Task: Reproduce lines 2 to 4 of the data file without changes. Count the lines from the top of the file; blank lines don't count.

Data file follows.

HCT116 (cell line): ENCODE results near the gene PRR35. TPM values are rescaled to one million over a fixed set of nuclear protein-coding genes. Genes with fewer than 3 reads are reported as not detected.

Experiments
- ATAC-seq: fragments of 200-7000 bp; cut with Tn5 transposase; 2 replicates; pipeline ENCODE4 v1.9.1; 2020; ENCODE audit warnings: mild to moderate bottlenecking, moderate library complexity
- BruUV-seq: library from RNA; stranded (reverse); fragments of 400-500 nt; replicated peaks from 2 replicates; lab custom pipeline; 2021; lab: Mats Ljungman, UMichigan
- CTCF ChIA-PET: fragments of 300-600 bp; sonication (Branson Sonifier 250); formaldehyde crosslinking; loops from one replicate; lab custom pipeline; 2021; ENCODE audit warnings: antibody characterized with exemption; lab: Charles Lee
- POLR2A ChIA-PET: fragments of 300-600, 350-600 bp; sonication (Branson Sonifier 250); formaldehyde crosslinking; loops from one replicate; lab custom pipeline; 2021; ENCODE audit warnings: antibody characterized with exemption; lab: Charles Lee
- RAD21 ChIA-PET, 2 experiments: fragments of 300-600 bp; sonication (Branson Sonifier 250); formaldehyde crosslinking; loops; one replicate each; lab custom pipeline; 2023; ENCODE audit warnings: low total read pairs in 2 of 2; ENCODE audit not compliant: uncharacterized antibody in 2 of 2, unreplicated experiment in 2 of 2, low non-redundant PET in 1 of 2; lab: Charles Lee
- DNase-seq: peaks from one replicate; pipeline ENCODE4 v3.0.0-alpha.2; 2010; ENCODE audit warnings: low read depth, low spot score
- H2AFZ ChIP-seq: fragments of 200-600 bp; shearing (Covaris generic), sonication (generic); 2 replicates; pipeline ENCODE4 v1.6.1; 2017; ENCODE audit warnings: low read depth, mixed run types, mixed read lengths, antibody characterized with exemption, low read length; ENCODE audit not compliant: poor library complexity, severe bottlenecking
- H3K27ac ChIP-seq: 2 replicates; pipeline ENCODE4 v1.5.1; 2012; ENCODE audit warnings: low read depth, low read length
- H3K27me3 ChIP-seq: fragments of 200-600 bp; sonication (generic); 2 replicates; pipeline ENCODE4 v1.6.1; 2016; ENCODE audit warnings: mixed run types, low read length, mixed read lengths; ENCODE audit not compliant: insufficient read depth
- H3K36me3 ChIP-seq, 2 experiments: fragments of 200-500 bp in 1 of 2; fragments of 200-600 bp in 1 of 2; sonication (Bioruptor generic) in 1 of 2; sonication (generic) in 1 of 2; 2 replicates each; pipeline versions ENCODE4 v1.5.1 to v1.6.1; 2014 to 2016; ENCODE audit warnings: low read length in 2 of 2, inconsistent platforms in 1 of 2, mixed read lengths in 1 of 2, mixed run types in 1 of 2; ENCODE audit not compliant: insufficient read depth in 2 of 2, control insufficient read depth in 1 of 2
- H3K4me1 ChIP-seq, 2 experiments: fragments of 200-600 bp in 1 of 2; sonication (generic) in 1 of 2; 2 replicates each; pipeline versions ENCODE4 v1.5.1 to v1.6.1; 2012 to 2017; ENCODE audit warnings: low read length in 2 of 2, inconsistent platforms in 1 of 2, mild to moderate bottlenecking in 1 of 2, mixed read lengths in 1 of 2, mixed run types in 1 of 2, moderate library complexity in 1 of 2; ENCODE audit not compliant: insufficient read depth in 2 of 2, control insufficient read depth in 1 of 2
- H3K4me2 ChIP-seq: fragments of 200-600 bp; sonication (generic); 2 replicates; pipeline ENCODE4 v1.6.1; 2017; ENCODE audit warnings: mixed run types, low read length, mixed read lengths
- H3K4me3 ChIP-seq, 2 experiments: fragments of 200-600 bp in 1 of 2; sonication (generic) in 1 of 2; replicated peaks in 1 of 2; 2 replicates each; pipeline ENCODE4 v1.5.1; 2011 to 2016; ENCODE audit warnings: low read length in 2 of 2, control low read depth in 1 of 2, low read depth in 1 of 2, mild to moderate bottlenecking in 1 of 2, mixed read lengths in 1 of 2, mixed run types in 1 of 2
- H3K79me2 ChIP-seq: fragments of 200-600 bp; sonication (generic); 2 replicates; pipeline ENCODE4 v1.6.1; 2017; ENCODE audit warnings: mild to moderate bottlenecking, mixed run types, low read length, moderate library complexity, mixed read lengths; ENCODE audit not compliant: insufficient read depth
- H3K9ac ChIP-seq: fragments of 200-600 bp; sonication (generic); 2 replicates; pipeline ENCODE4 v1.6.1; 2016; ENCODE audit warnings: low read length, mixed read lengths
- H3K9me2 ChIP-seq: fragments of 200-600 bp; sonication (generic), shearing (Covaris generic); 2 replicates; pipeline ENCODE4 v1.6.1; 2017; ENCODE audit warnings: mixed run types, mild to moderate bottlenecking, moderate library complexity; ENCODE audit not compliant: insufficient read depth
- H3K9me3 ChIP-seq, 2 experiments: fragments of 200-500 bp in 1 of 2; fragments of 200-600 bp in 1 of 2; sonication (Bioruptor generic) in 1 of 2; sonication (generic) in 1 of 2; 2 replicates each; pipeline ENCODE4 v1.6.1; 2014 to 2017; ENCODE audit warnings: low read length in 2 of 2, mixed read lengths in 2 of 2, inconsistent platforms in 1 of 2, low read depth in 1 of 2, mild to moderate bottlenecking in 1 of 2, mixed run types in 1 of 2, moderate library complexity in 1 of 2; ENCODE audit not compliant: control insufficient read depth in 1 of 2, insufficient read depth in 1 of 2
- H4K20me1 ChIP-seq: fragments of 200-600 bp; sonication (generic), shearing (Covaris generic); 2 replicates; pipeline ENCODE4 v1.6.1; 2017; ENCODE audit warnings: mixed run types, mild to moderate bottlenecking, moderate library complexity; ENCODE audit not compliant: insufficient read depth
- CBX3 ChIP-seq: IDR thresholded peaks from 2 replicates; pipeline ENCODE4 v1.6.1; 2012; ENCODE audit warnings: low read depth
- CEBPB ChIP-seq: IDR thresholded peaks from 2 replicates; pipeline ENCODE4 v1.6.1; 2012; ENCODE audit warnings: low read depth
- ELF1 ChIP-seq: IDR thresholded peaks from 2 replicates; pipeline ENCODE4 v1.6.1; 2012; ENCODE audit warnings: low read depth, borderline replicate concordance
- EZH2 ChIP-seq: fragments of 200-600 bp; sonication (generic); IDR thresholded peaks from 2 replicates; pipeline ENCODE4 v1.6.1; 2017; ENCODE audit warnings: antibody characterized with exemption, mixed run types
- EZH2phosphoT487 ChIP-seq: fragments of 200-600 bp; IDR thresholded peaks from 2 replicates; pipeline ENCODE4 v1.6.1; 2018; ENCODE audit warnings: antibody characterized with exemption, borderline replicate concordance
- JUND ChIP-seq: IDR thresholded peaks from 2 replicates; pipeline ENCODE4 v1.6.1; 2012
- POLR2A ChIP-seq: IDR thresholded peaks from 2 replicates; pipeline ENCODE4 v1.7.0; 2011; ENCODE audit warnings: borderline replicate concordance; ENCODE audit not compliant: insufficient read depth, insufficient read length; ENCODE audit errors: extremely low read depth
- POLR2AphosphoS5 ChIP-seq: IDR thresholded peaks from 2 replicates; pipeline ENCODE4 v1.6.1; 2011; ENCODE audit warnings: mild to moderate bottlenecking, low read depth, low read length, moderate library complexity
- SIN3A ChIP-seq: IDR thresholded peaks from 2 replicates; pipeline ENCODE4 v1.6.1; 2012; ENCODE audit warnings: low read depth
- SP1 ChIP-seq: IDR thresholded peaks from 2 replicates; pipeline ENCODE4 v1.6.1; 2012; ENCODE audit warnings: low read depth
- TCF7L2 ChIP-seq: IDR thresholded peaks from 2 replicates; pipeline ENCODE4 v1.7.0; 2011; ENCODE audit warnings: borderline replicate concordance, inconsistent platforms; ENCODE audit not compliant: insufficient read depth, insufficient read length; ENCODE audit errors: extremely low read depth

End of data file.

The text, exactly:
Experiments
- ATAC-seq: fragments of 200-7000 bp; cut with Tn5 transposase; 2 replicates; pipeline ENCODE4 v1.9.1; 2020; ENCODE audit warnings: mild to moderate bottlenecking, moderate library complexity
- BruUV-seq: library from RNA; stranded (reverse); fragments of 400-500 nt; replicated peaks from 2 replicates; lab custom pipeline; 2021; lab: Mats Ljungman, UMichigan